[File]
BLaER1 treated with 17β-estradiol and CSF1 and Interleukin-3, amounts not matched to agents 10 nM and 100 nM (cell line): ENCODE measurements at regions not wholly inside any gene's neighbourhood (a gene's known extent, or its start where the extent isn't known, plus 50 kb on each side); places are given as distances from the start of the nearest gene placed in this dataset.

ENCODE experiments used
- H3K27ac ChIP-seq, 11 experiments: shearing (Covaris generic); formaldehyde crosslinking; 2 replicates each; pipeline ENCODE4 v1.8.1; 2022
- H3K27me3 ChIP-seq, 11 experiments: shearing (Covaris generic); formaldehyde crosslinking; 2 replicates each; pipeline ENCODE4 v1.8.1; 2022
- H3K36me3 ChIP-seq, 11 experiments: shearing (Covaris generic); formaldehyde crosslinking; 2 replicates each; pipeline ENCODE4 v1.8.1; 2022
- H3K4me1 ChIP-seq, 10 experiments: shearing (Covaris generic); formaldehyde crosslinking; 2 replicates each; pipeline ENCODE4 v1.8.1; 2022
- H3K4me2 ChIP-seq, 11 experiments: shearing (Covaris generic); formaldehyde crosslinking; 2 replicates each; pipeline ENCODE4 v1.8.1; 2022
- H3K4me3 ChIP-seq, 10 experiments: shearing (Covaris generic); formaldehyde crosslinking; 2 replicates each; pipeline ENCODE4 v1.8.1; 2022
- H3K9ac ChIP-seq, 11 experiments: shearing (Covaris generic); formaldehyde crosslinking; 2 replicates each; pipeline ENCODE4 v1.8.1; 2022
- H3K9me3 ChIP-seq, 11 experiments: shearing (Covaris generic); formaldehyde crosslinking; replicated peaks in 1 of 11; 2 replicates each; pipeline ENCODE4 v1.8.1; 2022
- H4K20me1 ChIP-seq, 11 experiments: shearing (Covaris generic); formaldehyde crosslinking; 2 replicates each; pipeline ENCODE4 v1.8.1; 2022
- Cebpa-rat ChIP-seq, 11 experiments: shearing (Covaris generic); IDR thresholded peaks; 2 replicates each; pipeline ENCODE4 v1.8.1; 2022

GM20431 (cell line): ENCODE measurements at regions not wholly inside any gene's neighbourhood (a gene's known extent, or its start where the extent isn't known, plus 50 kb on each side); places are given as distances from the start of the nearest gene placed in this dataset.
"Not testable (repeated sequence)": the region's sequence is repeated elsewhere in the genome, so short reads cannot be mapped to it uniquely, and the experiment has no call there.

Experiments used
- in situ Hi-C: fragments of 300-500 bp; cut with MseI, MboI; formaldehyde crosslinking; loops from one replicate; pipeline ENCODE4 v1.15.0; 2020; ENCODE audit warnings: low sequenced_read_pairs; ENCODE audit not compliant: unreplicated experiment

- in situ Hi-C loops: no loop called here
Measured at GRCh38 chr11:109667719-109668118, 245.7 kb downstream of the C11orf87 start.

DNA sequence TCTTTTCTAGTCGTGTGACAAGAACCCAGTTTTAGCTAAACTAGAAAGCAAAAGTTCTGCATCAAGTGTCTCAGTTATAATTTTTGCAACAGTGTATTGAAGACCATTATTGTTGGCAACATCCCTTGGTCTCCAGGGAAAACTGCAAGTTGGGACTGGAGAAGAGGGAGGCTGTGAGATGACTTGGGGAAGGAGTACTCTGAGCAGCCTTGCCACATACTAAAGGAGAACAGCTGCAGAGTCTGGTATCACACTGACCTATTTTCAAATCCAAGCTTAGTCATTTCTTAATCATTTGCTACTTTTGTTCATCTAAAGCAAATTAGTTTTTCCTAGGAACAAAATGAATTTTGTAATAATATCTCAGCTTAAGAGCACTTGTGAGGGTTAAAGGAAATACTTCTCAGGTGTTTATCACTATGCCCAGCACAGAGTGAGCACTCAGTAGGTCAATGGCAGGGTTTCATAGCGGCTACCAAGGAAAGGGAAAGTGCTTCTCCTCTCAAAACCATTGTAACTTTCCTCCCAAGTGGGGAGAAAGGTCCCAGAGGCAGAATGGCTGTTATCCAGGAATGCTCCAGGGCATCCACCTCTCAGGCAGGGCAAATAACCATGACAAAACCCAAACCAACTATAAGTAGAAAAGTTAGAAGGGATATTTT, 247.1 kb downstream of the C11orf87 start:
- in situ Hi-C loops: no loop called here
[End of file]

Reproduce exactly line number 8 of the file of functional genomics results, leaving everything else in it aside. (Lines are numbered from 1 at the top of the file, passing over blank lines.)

- H3K4me3 ChIP-seq, 10 experiments: shearing (Covaris generic); formaldehyde crosslinking; 2 replicates each; pipeline ENCODE4 v1.8.1; 2022